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Roy Choi’s Best Friend brings Korean-Mexican fusion to the Strip

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Best Friend’s tamarind black cod stew
Photo: Audrey Ma / Courtesy

Roy Choi has arrived in Vegas, and he wants to be your best friend. If early tastes of his newest venue, Park MGM’s Best Friend, are any indication, you probably should let him.

Choi, a classically trained Korean-American chef from LA, is best known as the founder of the wildly successful Kogi food trucks, which not only thrust Korean-Mexican fusion into the mainstream, but also signalled the acceptance of the gourmet food truck while revolutionizing the use of Twitter to publicize his efforts.

Like Kogi, Best Friend is reflective of Choi’s heritage, showcasing dishes of significance to him and reflecting his SoCal upbringing. The menu collects Choi’s greatest hits—from his LA venues like A-Frame and the sadly defunct Commissary—along with new, Vegas-only offerings. The famous short rib tacos ($12) that sparked his empire are there, of course—caramelized Korean kalbi swaddled in a tortilla and garnished with salsa roja and slaw. It’s kind of Choi to save you the effort of tracking down his trucks on the streets of LA for such a savory treat.

The new uni dynamite rice ($19) is an epiphany, a small-but-hearty offering that’s practically a meal unto itself. Awash with sriracha and yuzu, its sauce imbues the dish with spice without obscuring the subtle saltiness of the Santa Barbara sea urchin. It’s a destination dish.

More traditional Korean dishes are equally successful. Cucumbers and jjang ($7)—Korean slang for “the best”—lives up to its billing, with the housemade doenjang (Korean fermented soybean paste) imparting waves of umami. It’s a simple dish that shouldn’t be overlooked. And sizzling platters of spicy pork ($24) reminiscent of fajitas arrive wafting the scent of sizzling onions, delivering the right amount of heat via ample gochujang, or traditional Korean chili paste.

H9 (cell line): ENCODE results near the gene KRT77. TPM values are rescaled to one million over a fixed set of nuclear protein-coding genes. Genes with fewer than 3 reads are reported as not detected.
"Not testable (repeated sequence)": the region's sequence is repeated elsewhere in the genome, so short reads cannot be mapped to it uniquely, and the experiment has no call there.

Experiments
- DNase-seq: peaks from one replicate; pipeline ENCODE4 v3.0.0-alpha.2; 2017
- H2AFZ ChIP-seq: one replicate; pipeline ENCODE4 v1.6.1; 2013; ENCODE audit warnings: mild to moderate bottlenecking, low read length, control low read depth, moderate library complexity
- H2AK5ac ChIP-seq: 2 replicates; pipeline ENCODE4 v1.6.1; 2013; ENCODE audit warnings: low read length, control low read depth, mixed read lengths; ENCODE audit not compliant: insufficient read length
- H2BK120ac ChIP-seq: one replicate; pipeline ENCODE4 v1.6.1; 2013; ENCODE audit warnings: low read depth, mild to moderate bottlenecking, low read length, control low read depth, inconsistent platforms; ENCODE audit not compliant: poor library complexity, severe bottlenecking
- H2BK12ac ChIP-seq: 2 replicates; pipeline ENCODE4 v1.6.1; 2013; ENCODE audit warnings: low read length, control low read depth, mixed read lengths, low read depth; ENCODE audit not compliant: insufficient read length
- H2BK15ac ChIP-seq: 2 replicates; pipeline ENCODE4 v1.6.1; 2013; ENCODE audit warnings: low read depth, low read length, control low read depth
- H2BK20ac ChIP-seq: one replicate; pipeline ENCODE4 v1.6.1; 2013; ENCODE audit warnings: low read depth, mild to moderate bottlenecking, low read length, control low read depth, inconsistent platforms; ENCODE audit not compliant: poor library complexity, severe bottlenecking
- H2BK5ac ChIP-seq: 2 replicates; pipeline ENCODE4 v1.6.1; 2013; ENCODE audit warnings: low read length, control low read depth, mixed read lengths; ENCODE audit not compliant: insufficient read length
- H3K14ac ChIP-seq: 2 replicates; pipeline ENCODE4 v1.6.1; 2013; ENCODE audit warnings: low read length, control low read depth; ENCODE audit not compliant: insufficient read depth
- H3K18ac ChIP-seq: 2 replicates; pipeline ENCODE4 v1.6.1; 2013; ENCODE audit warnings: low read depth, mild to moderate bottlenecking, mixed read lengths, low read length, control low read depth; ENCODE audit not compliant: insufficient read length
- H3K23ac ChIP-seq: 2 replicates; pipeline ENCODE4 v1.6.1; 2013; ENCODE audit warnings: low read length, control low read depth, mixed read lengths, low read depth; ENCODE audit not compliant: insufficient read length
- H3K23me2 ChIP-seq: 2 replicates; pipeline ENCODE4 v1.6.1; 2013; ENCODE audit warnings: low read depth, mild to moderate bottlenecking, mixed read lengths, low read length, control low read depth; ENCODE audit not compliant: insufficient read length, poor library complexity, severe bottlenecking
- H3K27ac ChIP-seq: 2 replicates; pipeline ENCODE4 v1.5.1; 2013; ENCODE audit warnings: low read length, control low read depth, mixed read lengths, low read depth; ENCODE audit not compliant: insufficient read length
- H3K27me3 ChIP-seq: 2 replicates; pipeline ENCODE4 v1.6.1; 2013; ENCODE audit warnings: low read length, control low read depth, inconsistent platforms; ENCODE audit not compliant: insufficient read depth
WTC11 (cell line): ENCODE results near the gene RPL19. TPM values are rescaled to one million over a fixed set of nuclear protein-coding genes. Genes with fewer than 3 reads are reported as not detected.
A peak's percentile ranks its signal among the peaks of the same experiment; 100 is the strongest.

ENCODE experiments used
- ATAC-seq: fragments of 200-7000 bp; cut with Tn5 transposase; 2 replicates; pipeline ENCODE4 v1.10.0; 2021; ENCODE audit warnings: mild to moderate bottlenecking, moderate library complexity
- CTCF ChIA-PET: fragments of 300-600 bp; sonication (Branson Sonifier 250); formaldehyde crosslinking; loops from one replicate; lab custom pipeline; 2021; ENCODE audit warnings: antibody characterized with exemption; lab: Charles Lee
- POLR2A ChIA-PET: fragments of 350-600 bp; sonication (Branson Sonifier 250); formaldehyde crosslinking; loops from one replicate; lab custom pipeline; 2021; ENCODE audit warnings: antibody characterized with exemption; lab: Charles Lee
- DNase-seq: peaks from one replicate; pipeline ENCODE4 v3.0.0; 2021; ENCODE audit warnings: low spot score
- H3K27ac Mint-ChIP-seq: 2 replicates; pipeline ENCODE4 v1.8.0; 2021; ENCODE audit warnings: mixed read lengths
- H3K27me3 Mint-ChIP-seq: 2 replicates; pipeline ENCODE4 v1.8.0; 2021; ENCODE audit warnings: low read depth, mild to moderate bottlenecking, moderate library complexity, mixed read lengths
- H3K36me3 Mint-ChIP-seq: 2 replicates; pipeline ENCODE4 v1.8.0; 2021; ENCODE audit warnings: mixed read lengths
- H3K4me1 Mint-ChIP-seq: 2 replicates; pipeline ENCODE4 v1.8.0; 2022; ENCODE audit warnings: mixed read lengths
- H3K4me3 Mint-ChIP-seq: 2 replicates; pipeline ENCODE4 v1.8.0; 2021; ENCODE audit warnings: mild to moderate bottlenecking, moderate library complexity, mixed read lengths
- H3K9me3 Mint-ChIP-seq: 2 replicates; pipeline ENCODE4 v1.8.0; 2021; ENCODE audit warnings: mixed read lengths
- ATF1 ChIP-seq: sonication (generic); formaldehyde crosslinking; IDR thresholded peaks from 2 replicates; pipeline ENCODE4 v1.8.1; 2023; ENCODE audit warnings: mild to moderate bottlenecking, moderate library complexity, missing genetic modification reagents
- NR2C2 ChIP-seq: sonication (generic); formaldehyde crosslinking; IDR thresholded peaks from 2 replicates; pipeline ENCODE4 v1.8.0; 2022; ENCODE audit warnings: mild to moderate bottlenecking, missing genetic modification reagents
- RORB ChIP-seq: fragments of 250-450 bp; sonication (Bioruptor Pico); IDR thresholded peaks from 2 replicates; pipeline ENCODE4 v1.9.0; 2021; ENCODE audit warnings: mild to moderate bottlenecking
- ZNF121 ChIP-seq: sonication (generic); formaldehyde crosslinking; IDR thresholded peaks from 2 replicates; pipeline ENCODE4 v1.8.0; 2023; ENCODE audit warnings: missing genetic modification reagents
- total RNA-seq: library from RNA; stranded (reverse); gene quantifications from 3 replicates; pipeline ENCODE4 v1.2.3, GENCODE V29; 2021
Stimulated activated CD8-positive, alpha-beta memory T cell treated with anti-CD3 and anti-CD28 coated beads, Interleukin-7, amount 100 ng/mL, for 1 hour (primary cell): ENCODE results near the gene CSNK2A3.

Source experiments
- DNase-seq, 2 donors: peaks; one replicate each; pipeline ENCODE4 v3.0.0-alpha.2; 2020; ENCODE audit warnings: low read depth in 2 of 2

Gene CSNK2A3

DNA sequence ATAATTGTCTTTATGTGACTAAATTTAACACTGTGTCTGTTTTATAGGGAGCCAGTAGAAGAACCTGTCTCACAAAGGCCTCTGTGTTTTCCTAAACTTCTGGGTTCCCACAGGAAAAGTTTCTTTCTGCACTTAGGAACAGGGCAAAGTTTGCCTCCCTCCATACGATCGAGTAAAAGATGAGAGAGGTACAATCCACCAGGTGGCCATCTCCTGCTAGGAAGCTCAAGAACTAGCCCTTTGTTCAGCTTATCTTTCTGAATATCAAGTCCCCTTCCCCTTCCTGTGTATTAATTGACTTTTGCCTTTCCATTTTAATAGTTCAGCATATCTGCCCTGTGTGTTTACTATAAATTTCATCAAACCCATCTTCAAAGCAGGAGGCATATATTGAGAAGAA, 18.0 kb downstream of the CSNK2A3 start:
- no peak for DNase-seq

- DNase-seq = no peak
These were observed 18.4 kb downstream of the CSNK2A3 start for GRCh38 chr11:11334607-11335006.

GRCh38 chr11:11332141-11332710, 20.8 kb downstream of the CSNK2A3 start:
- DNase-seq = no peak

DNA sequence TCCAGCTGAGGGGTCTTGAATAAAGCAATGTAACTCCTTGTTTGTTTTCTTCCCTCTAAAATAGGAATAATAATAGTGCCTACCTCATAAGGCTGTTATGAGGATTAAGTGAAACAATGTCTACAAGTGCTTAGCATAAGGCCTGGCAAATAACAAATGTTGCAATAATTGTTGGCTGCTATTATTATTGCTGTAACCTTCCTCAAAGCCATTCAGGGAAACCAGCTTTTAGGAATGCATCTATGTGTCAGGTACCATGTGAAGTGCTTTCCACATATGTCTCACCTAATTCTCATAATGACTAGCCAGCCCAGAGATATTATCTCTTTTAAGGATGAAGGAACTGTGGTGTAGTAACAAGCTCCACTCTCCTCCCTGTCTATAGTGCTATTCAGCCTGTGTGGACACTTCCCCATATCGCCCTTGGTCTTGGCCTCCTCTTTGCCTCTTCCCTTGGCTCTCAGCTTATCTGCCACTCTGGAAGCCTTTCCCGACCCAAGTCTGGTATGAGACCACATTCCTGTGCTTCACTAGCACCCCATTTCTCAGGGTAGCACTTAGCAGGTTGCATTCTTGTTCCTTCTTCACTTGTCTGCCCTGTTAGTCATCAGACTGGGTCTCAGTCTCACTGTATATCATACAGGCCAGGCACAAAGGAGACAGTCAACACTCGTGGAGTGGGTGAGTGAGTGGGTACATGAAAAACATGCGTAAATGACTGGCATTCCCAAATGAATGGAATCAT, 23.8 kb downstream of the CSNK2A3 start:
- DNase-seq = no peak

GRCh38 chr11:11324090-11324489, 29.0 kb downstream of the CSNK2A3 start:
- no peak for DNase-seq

Chili cheese spaghetti ($33) is Choi’s ode to Bob’s Big Boy, a riff on a Cincinnati chili four-way. Chili, pasta, onions and cheese are accented with chilies for elevated heat. It might not be highbrow, but it’s an enormous bowl of rich and savory comfort food. Another homage is the slippery shrimp ($18), a take on LA-based Yang Chow’s dish of the same name. Best Friend elevates its rendition of what is essentially walnut shrimp by including spicy mayo. And save room for the transcendent date cake ($10), accompanied by burnt cinnamon ice cream. A killer dessert at a Korean-Mexican joint might seem out of place, but I suspect Choi’s just fine with that.

Everything about Best Friend is fun. You enter the venue through a fully functioning convenience store adorned with old-school posters and a neon sign straight out of Tom Cruise film Cocktail. (And if you can’t wait for dinner, you can buy yourself Andy Capp’s Cheddar Fries, Combos or even Dubble Bubble!) Best Friend’s menu, assembled in a bright-yellow loose-leaf binder, intersperses food offerings with various photos of Choi and his staff in high school (and one of a random Filipino street gang). And to cleanse your palate, refreshing adult slushies, including a rather tasty watermelon and hibiscus soju, mesmerize like a scene from the best 7-11 ever.

Best Friend is irreverent in a manner befitting Choi. It might seem somewhat out of place at the newly renovated Park MGM, but maybe uncomfortable is good. It’s welcoming and inviting, edgy yet comforting. Mostly it’s a fun meal and a welcome addition to both the newly renovated property and the Strip. Roy Choi isn’t my best friend yet, but if he keeps feeding me like this, he might be soon.

BEST FRIEND Park MGM, 702-730-7777. Daily, 5 p.m.-midnight.

Tags: Dining, Food, Park MGM
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